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Pre-Electoral Coalitions and Post-Election Bargaining

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  • Siddhartha Bandyopadhyay
  • Kalyan Chatterjee
  • Tomas Sjostrom

Abstract

We study a game-theoretic model where political parties can form coalitions both before and after the elections. Before election, coalitions can commit to a seat-sharing arrangement, but not to a policy or to a division of rents from office; coalition members are free to break up and join other coalitions after the election. Equilibrium pre-electoral coalitions are not necessarily made up of the most ideologically similar parties, and they form under proportional representation as well as plurality rule. They do so to avoid "splitting the vote", but also because seat-sharing arrangements will influence the ex post bargaining and coalition formation.

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Bibliographic Info

Paper provided by Department of Economics, University of Birmingham in its series Discussion Papers with number 09-10r.

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Length: 41 pages
Date of creation: May 2010
Date of revision:
Handle: RePEc:bir:birmec:09-10r

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Postal: Edgbaston, Birmingham, B15 2TT
Web page: http://www.economics.bham.ac.uk
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Keywords: Ex ante coalition; ex post bargaining;

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References

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  1. Torsten Persson & Gerard Roland & Guido Tabellini, 2005. "Electoral Rules and Government Spending in Parliamentary Democracies," Levine's Working Paper Archive 784828000000000024, David K. Levine.
  2. Massimo Morelli, 2001. "Party Formation and Policy Outcomes under Different Electoral Systems," Economics Working Papers 0018, Institute for Advanced Study, School of Social Science.
  3. Austen-Smith, David & Banks, Jeffrey., 1987. "Elections, Coalitions, and Legislative Outcomes," Working Papers 643, California Institute of Technology, Division of the Humanities and Social Sciences.
  4. Besley, Timothy & Coate, Stephen, 1997. "An Economic Model of Representative Democracy," The Quarterly Journal of Economics, MIT Press, vol. 112(1), pages 85-114, February.
  5. Osborne, Martin J & Slivinski, Al, 1996. "A Model of Political Competition with Citizen-Candidates," The Quarterly Journal of Economics, MIT Press, vol. 111(1), pages 65-96, February.
  6. Martin J Osborne & Rabee Tourky, 2010. "Party formation in collective decision-making," Levine's Working Paper Archive 506439000000000050, David K. Levine.
  7. Bandyopadhyay, Siddhartha & Oak, Mandar P., 2008. "Coalition governments in a model of parliamentary democracy," European Journal of Political Economy, Elsevier, vol. 24(3), pages 554-561, September.
  8. Daniel Diermeier & Antonio Merlo, 1998. "Government Turnover in Parliamentary Democracies," Discussion Papers 1232, Northwestern University, Center for Mathematical Studies in Economics and Management Science.
  9. Okada, Akira, 2011. "Coalitional bargaining games with random proposers: Theory and application," Games and Economic Behavior, Elsevier, vol. 73(1), pages 227-235, September.
  10. Okada, Akira, 1996. "A Noncooperative Coalitional Bargaining Game with Random Proposers," Games and Economic Behavior, Elsevier, vol. 16(1), pages 97-108, September.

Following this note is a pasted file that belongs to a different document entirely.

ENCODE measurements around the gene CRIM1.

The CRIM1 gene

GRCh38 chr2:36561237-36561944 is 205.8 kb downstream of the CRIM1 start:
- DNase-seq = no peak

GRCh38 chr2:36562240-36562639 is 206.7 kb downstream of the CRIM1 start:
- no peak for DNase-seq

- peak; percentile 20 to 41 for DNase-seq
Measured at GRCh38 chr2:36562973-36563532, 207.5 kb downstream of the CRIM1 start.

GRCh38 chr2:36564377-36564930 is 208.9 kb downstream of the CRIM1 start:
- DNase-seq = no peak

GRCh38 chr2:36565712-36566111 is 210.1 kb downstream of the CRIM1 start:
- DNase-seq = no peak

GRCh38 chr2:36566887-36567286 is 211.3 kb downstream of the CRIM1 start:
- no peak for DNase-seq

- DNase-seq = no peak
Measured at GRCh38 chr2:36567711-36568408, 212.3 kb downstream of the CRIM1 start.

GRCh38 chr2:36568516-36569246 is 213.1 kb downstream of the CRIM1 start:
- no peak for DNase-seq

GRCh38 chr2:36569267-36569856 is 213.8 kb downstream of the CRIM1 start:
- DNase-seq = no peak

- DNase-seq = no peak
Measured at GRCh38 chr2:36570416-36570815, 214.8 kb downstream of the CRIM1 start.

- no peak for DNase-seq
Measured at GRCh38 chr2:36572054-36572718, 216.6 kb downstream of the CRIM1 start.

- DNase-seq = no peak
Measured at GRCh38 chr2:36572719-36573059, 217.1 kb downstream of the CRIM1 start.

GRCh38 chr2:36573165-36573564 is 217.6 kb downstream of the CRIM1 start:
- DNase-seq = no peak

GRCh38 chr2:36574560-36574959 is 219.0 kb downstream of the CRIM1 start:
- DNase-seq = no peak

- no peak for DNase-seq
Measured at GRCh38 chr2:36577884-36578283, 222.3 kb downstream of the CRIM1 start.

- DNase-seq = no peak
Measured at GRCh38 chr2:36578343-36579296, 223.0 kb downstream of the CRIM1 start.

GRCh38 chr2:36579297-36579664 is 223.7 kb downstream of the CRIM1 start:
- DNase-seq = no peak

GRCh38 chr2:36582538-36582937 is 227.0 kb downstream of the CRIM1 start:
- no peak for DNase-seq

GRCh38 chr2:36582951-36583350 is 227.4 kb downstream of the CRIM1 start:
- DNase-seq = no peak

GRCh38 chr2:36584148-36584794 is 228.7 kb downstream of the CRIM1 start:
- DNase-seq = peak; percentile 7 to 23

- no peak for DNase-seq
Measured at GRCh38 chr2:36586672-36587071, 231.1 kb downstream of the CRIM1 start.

11. Jackson, Matthew O. & Moselle, Boaz, 1998. "Coalition and Party Formation in a Legislative Voting Game," Working Papers 1036, California Institute of Technology, Division of the Humanities and Social Sciences.
  12. Daniel Diermeier & Antoni Merlo, 1999. "An Empirical Investigation of Coalitional Bargaining Procedures," Discussion Papers 1267, Northwestern University, Center for Mathematical Studies in Economics and Management Science.
  13. Siddhartha Bandyopadhyay & Kalyan Chatterjee, 2006. "Coalition Theory and its Applications: A Survey," Economic Journal, Royal Economic Society, vol. 116(509), pages F136-F155, 02.
  14. Marc Debus, 2009. "Pre-electoral commitments and government formation," Public Choice, Springer, vol. 138(1), pages 45-64, January.
  15. Mandar Oak & Siddhartha Bandyopadhyay, 2004. "Party Formation And Coalitional Bargaining In A Model Of Proportional Representation," Royal Economic Society Annual Conference 2004 37, Royal Economic Society.
  16. Levy, Gilat, 2004. "A model of political parties," Journal of Economic Theory, Elsevier, vol. 115(2), pages 250-277, April.
  17. Dhillon, Amrita, 2004. "Political Parties And Coalition Formation," The Warwick Economics Research Paper Series (TWERPS) 697, University of Warwick, Department of Economics.
  18. Chatterjee, Kalyan & Bhaskar Dutta & Debraj Ray & Kunal Sengupta, 1993. "A Noncooperative Theory of Coalitional Bargaining," Review of Economic Studies, Wiley Blackwell, vol. 60(2), pages 463-77, April.
  19. Eraslan, Hulya & Merlo, Antonio, 2002. "Majority Rule in a Stochastic Model of Bargaining," Journal of Economic Theory, Elsevier, vol. 103(1), pages 31-48, March.
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Cited by:
  1. Francesco Giovannoni & Daniel J. Seidmann, 2008. "Corruption and Power in Democracies," The Centre for Market and Public Organisation 08/192, Department of Economics, University of Bristol, UK.
  2. Daniel Diermeier & Pohan Fong, 2011. "Legislative Bargaining with Reconsideration," The Quarterly Journal of Economics, Oxford University Press, vol. 126(2), pages 947-985.

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